zozo

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16 Apr 2015
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Netherlands
Most pumps etc. nowadays come with a hose lock nut... :) Then with this, it is very unlikely to happen.
If you still have older material without it, then use tube clamps.

Then depending on which tube break where you still would need a return valve to stop the siphoning. the only thing is, for the filter inlet the flow direction already is down towards the filter, and a return valve won't work in this tube. A circuit breaker won't work either since siphoning has nothing to do with that.

If you want to eliminate all possible worries you should use some electronics with a water sensor and solenoids in the tubes, that shut off /close when power runs out or when the sensor gets wet. :thumbup:

In this case, I advise you to visit

Or visit an Arduino community.
 
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noodlesuk

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21 Jul 2020
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353
Location
Oxfordshire
You're probably better off detecting the water level in the tank, rather than relying on a leak to be detected. That would be a more reliable method of leak detection. You could do it with a float switch and a WiFi enabled microcontroller to send a push message if the water level dropped below a certain threshold. But would be more DIY. I don't know of an off the shelf product. By the time you got back home, likely be too late anyway!
 

idris

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3 Jan 2011
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Location
Herts
A cheaper, simpler option would be to use (aquarium safe) silicone sealant on the hose fittings. It'll be a PITA disconnecting it all but it will make the chance of leaks negligible.
 

Simon Davey

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21 Feb 2021
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35
Location
Norf Essex
Search for Herbie Clips.
They come packed wet in a bag, and need to be kept wet.
Once secured onto the pipe, they shrink ever so slightly as they dry out.
You can buy a cheap tool to remove them.
I've used them on my 25mm sump return pipes.
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hypnogogia

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6 Apr 2017
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677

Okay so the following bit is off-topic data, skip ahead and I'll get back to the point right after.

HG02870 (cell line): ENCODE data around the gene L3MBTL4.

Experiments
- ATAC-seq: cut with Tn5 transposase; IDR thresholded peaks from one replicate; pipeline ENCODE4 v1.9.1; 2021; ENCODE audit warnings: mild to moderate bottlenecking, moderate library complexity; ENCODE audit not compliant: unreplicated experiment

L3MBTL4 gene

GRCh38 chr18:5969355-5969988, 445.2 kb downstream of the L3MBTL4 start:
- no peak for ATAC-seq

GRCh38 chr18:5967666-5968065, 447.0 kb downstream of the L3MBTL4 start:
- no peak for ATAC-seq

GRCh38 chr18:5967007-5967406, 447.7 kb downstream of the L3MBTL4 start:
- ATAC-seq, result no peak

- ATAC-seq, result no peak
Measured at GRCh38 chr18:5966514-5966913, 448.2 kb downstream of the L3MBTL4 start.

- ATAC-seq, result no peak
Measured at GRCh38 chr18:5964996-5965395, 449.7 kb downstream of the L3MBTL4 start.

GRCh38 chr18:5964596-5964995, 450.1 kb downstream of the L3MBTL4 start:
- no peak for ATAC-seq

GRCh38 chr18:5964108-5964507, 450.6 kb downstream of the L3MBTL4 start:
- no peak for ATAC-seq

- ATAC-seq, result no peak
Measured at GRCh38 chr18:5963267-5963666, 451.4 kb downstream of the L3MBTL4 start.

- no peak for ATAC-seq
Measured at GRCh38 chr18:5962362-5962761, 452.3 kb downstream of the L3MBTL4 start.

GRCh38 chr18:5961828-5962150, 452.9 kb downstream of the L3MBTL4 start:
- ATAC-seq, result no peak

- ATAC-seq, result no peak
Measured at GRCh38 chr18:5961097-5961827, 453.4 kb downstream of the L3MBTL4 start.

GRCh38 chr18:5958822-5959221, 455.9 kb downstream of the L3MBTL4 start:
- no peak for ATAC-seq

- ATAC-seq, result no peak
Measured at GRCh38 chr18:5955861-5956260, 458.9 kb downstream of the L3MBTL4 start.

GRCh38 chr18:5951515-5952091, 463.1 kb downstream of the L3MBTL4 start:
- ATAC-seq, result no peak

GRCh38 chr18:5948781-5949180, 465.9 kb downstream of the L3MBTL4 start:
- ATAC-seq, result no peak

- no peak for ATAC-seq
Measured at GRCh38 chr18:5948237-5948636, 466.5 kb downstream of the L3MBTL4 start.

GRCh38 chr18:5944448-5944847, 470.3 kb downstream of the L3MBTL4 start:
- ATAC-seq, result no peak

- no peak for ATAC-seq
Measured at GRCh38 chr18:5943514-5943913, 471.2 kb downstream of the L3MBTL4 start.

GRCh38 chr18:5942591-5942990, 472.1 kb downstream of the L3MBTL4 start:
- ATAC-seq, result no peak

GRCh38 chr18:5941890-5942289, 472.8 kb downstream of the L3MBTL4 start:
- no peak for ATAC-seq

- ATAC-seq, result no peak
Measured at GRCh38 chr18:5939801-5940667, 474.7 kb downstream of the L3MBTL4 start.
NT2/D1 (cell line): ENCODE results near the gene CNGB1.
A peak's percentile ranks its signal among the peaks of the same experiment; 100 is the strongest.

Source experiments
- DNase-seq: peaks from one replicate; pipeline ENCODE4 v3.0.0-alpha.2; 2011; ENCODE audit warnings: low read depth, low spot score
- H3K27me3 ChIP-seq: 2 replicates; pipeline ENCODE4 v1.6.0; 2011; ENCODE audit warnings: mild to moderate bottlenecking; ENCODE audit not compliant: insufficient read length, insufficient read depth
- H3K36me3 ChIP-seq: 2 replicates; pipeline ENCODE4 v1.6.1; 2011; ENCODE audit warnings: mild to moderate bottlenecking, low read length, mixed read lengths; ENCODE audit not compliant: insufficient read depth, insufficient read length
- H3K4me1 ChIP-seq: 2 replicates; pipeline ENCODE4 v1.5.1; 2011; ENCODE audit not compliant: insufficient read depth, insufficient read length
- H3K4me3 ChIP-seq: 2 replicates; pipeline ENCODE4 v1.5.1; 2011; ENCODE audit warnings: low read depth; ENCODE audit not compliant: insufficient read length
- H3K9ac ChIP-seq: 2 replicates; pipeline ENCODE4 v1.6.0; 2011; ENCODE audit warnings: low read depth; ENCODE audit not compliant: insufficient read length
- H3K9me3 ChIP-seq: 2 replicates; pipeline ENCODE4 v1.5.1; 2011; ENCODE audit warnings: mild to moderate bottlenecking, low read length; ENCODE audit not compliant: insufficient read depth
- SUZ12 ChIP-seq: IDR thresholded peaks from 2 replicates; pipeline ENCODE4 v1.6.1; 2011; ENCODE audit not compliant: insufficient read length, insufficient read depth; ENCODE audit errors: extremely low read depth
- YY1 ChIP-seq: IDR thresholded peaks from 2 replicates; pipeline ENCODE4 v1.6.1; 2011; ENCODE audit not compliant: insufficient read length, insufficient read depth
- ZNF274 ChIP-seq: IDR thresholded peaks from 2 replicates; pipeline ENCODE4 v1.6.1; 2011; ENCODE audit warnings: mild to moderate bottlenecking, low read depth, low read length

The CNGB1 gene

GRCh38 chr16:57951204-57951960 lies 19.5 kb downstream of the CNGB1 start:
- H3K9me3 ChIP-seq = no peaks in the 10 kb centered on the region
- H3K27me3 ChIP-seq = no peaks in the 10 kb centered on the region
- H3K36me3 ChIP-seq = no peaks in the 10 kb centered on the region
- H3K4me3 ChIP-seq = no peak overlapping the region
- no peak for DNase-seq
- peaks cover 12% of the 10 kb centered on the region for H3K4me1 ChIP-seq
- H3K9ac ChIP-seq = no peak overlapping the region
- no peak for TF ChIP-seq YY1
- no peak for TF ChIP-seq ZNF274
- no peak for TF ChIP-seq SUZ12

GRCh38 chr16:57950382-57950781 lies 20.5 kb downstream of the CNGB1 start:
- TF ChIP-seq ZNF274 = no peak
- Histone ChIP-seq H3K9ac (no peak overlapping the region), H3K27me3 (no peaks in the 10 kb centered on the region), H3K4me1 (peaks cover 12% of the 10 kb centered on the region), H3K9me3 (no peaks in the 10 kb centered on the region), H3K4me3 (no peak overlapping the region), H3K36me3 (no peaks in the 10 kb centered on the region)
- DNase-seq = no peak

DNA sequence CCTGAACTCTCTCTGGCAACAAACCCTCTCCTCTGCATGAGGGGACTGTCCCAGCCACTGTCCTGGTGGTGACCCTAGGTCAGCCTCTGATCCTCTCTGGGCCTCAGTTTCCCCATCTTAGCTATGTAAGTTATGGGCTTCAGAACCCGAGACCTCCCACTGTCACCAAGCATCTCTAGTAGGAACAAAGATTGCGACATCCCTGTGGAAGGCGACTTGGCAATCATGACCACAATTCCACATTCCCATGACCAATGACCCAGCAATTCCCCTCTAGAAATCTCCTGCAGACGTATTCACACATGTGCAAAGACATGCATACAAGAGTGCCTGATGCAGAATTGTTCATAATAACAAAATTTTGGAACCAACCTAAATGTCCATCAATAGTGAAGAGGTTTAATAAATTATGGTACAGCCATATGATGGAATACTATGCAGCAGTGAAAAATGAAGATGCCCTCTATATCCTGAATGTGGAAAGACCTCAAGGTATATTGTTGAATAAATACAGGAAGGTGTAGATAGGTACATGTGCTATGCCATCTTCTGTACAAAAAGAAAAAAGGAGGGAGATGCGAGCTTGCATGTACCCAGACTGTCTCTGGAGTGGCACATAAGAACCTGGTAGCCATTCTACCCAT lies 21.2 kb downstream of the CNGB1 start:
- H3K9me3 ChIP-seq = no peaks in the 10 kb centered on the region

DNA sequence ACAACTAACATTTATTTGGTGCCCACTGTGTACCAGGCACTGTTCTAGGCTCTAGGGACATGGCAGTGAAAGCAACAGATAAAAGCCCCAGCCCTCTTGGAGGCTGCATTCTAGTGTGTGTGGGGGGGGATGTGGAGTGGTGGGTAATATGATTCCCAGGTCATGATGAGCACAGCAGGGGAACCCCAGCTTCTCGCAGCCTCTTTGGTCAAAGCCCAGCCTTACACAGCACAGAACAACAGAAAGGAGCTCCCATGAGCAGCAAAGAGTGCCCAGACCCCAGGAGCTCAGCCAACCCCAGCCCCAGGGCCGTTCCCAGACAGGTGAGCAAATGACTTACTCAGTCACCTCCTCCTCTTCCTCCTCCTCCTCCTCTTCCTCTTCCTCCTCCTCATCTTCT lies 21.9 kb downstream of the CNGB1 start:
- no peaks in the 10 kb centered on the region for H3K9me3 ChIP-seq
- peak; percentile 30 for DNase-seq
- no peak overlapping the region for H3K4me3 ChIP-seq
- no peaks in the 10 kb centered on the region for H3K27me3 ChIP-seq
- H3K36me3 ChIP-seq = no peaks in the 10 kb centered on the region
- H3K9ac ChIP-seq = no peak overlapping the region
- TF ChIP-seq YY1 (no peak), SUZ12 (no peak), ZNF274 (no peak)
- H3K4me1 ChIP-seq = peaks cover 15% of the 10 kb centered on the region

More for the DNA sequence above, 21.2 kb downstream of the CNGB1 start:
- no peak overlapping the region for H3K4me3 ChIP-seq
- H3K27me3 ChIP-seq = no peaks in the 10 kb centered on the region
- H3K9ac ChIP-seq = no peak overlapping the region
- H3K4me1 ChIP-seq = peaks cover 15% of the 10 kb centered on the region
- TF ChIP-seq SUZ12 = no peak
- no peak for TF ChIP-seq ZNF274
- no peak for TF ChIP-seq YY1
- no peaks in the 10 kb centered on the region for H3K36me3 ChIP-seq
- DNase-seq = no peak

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Oxfordshire
Circuit breaker to stop the pump would only work if leak is in pressure side of pump. If it’s on the siphon side it won’t help. Easiest it to just drill a small hole into siphon tube u der the water line. If you get a leak, the water will I lay drip as far as the hole, air will be drawn in and the siphon will be broken. Cheap and fail safe so long as the hole is kept clean.
 

Nick potts

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25 Sep 2014
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Torbay
As already said, pipes popping off is unlikely and some jubilee clips make it even harder, more likely will be slow leaks from the seals on the filter.

A standard leak detector will help there.
 

Tim Harrison

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The old drill a hole in the pipework just below the waterline trick...
 

tiger15

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14 Mar 2018
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726
Location
USA
No circuit breaker or warning alarm will work if you are away from home when accident occurs. The only sure way to prevent flooding from leaky hose is not to install filters with hoses, meaning no canister filter or sump filter that has external plumbing. I’m paranoid about flooding as I keep large fish tanks in my living area so I use only HOBs with no external plumbing.
 

Ady34

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Co. Durham
It’s a concern, however in all my years of fishkeeping I’ve never had a hose pop off......usually it’s a task to remove them! :lol:
Most filter/equipment manufacturers have hose locks on all hose joining points and regards glassware, just ensure to push the pipe on far enough (I usually go for a couple of cm).
A leak sensor could be a useful tool to alert if the worst should happen.